July 2, 2021

Market recap

Dow Jones


+130.76 (+0.38%)

S&P 500


+22.40 (+0.52%)



+18.42 (+0.13%)

Krispy Kreme


+$4.00 (+23.53%)



+$0.04 (+0.27%)



-$3.90 (-7.41%)

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Hey SoFi members,

We will be taking a break for the 4th of July on Monday, but will be back in your inbox on Tuesday 7/6 with more business news and stock market happenings. For more breaking news and how it affects your finances, visit the SoFi app.

Have a happy and safe 4th,

The SoFi team

Top Story

Sign-On Bonuses Become all the Rage

Tight Labor Market Spurs Sign-On Bonuses

Pilgrim’s Pride (PPC), Amazon (AMZN), and Restaurant Brands International (QSR) are among the companies offering job seekers sign-on bonuses as they compete for workers in a tight labor market. The need for manufacturing, logistics, healthcare, and food service industry employees is reaching a fever pitch, prompting companies to pull out all the stops to lure workers. As a result, the sign-on bonus is no longer a perk reserved for higher-level employees or top talent. Many workers making between $16.50 and $25 per hour are landing $1,000 bonuses.

Hourly Workers Cash In

Pilgrim’s Pride, which is one of the country’s biggest poultry processors, is offering $1,500 bonuses for jobs which pay $13.55 to $18.85 per hour. Harrison Poultry, a competitor, is offering jobs which pay $20 per hour and $2,500 in bonuses paid out during the first year of employment. Meanwhile, a Burger King in Pennsylvania is giving new employees $1,500 sign-on bonuses.

Amazon said in May it intended to hire 75,000 more workers in the US and would give them each a $1,000 signing bonus. Those bonuses are now up to $3,000 in some warehouse locations. Additionally, new employees get a $100 bonus on their first day if they show proof they received the COVID-19 vaccination.

Cash Bonuses Attractive to Employers

Employers are willing to offer cash sign-on bonuses because they amount to a one-time expense and do not involve increased pay for a long period of time. For employees, the bonus is appealing because it gives them upfront cash to cover expenses. Despite the efforts, there are some jobs that are still hard to fill, particularly in the restaurant industry.

The economy is roaring back to life after more than a year of economic shutdowns. It will be interesting to see just how much companies are willing to pay to recruit and retain workers.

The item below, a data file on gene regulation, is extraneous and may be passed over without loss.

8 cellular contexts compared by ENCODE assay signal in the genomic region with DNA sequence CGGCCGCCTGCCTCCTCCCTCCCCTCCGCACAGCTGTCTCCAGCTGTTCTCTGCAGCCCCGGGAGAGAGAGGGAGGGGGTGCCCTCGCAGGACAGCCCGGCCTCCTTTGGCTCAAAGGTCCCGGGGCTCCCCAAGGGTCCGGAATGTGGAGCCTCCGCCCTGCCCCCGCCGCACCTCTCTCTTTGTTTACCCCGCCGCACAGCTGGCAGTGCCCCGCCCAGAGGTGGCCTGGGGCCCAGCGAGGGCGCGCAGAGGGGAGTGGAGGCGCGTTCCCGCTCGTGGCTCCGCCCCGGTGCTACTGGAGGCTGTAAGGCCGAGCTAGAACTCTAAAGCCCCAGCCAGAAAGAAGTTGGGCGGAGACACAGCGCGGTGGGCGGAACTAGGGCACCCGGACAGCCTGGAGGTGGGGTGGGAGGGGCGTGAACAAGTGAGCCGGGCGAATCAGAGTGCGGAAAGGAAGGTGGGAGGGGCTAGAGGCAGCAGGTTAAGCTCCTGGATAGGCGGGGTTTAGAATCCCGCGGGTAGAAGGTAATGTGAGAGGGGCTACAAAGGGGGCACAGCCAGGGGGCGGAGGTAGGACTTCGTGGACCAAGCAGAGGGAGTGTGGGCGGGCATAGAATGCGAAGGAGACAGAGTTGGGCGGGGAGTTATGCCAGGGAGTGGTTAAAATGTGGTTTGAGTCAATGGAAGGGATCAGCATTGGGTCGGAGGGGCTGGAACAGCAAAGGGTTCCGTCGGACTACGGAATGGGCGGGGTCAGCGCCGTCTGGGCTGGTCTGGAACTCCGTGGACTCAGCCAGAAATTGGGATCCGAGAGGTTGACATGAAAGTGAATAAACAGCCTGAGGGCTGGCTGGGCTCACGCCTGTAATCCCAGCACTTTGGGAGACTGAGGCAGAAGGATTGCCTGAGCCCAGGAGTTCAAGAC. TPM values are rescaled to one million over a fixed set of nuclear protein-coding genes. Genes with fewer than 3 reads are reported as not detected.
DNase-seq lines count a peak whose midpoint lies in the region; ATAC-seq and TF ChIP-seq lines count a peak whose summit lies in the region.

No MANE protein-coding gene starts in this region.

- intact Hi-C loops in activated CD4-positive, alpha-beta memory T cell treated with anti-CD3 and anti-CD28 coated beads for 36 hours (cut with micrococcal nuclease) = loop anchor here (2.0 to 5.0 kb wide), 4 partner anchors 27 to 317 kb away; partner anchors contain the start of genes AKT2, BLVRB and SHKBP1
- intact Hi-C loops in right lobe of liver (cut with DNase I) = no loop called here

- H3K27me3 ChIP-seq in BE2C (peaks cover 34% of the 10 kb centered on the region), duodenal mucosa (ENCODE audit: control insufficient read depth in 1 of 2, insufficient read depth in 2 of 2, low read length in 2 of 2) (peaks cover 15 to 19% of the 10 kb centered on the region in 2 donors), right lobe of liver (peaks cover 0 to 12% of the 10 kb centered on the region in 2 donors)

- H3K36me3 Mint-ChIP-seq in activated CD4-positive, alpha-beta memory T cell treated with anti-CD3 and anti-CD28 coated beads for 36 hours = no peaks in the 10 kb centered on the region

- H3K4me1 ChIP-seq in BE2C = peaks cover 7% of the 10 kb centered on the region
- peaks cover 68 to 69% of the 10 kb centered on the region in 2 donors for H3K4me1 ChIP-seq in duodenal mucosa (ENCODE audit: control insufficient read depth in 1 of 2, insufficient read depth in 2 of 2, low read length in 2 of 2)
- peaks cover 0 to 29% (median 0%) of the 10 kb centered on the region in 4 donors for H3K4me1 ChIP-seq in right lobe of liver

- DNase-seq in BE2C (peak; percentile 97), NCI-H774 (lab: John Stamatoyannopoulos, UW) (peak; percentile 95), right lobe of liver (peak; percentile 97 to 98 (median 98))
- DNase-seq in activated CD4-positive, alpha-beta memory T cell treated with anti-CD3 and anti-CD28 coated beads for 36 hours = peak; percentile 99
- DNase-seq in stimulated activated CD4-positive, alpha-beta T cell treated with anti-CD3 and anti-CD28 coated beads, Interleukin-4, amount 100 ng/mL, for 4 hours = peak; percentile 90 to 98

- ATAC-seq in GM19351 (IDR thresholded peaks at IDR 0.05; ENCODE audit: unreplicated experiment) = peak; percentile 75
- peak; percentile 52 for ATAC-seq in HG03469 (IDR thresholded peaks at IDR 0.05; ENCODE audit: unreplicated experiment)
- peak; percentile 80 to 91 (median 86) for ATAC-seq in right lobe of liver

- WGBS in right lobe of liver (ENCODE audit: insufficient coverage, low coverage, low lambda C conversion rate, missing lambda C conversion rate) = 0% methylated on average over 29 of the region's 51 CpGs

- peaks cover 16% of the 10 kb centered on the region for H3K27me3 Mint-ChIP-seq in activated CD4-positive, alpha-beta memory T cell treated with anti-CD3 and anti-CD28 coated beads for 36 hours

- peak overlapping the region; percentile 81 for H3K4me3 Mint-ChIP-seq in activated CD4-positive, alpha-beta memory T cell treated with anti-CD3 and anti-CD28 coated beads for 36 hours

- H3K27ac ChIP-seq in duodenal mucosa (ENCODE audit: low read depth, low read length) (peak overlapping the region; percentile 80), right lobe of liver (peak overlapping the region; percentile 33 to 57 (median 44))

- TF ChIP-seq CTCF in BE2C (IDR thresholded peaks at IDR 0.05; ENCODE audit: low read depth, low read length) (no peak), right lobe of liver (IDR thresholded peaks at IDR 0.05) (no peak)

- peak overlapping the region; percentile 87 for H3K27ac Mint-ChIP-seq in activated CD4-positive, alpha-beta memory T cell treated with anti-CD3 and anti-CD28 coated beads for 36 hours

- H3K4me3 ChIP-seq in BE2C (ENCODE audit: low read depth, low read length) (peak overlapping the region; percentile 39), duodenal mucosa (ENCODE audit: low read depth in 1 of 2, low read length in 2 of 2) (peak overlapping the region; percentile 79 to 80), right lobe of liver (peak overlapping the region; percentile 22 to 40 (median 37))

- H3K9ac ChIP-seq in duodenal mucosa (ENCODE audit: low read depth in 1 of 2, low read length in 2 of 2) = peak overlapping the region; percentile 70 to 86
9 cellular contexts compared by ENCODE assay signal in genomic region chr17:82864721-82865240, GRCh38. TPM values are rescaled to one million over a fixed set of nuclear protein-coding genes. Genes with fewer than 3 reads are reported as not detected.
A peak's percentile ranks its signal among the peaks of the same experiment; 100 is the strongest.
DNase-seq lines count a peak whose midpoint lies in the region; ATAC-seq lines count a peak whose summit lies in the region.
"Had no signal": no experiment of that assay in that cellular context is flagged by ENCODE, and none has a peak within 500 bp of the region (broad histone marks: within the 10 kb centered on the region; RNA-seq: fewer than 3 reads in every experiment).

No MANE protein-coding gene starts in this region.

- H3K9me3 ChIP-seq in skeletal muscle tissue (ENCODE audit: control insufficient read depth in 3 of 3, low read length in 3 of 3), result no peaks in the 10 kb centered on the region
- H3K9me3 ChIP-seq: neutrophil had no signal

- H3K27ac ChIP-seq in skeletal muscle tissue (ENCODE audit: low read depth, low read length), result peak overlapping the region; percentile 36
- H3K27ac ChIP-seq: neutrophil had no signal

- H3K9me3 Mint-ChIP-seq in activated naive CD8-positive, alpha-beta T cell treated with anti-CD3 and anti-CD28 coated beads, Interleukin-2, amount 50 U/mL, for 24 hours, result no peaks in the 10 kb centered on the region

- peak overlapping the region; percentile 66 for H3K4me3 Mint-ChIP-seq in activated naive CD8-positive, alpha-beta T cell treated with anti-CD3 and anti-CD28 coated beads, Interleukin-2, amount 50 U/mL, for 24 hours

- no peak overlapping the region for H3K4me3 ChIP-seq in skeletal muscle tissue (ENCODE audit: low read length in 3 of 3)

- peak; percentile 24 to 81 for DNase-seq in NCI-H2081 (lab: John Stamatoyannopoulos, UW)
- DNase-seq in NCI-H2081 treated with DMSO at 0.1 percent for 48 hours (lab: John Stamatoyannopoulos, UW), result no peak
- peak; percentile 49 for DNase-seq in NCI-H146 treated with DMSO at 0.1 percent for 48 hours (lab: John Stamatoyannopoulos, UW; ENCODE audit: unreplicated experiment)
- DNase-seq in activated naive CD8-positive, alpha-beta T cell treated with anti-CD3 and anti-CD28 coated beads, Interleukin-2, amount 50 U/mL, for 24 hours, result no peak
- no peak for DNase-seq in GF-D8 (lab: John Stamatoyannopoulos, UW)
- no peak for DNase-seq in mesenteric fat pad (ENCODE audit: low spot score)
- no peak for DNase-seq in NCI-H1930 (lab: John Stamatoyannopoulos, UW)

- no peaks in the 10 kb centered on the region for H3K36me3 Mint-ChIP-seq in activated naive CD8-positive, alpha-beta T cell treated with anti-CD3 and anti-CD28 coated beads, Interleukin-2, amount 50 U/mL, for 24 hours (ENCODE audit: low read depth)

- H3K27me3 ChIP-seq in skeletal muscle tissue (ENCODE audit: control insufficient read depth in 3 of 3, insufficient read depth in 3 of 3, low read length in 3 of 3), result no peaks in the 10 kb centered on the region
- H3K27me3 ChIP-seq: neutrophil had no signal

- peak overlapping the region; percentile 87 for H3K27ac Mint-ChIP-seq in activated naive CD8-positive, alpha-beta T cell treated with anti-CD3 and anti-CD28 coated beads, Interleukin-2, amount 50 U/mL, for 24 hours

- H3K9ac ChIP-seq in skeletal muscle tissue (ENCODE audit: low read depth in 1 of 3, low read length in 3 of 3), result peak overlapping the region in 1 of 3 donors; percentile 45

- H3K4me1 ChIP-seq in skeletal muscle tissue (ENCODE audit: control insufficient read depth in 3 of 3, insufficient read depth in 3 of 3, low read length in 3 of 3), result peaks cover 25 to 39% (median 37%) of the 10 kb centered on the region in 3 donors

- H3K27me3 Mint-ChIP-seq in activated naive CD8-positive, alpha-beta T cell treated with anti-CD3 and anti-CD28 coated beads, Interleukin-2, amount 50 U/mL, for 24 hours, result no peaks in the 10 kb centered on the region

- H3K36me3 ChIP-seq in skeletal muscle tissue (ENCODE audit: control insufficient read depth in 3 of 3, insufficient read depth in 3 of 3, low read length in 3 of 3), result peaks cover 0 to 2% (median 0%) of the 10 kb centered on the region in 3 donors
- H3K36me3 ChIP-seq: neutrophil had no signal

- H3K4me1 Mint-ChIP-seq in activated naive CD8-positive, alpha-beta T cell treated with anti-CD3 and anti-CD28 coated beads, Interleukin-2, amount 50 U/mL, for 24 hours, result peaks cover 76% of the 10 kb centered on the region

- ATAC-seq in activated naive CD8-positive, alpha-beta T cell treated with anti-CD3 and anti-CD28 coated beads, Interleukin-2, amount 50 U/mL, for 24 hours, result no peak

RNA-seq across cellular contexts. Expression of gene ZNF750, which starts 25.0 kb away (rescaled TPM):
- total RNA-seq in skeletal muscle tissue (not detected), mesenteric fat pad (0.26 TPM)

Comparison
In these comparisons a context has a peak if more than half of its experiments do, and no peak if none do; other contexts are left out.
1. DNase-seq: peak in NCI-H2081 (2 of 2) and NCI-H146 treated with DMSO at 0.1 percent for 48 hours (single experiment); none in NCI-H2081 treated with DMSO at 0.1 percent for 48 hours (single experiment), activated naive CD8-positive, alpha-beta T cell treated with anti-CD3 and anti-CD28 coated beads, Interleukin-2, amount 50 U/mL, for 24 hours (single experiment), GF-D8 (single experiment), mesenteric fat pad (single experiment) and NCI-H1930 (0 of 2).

Ways For Borrowers to Tap Into Their Home’s Equity

Cash-out refinances and home equity lines of credit (HELOCs) are two borrowing options that allow homeowners to tap into the equity they have built in their home.

A HELOC is a line of credit secured by the borrower’s home. The line of credit can be accessed on an as-needed basis, up to the borrowing limit. The borrower is only charged interest and responsible for repaying the amount they actually borrowed.

For a cash-out refinance, the borrower takes out an entirely new mortgage while borrowing a portion of their existing home equity. The total borrowed amount of the cash-out refinance will be greater than the borrower’s original mortgage, and the borrower will receive the difference in a lump sum payment from the lender.

Using your home’s equity could make sense if you are looking to remodel your home or pay off debt. Right now, get $20 just for viewing your rate for a cash-out refi. But don’t wait—this offer ends 7/6/21.


Chip Shortages Slow Car Sales

US Car Makers Struggle to Meet Demand

The US automobile market is expected to cool off in the coming months, but not because of a decline in demand. Hampered by semiconductor shortages and supply-chain bottlenecks, vehicle manufacturers are having a hard time getting cars into their showrooms. That is expected to slow the pace of growth seen during the first six months of this year.

For the first half of 2021, new vehicle sales are forecast to reach 8.3 million units, which is 32% higher year-over-year and up close to 1% from 2019, a more normal period before the pandemic. Still, the sales rate slowed as the second quarter of 2021 winded down, coming in at about 16 million vehicles. In April, carmakers sold close to 19 million vehicles on an annualized basis.

Inventory Situation Worsening

The decline at the end of the second quarter is partially due to a lack of inventory at dealerships. In June, dealers had roughly 1.5 million new vehicles in their showrooms. That was down 42% from a year earlier and 23% lower than at the beginning of May. The lack of new vehicles is also driving prices higher, with the average cost for a new vehicle surpassing $40,000 in June, a record high.

Car buyers seem willing to absorb the price increases. Many have extra savings thanks to federal pandemic stimulus payments and months of being at home and not spending money. There are also low interest rates and high trade-in values for those purchasing new cars. These factors also point to the fact that supply issues, not a lack of demand, are driving declines in sales.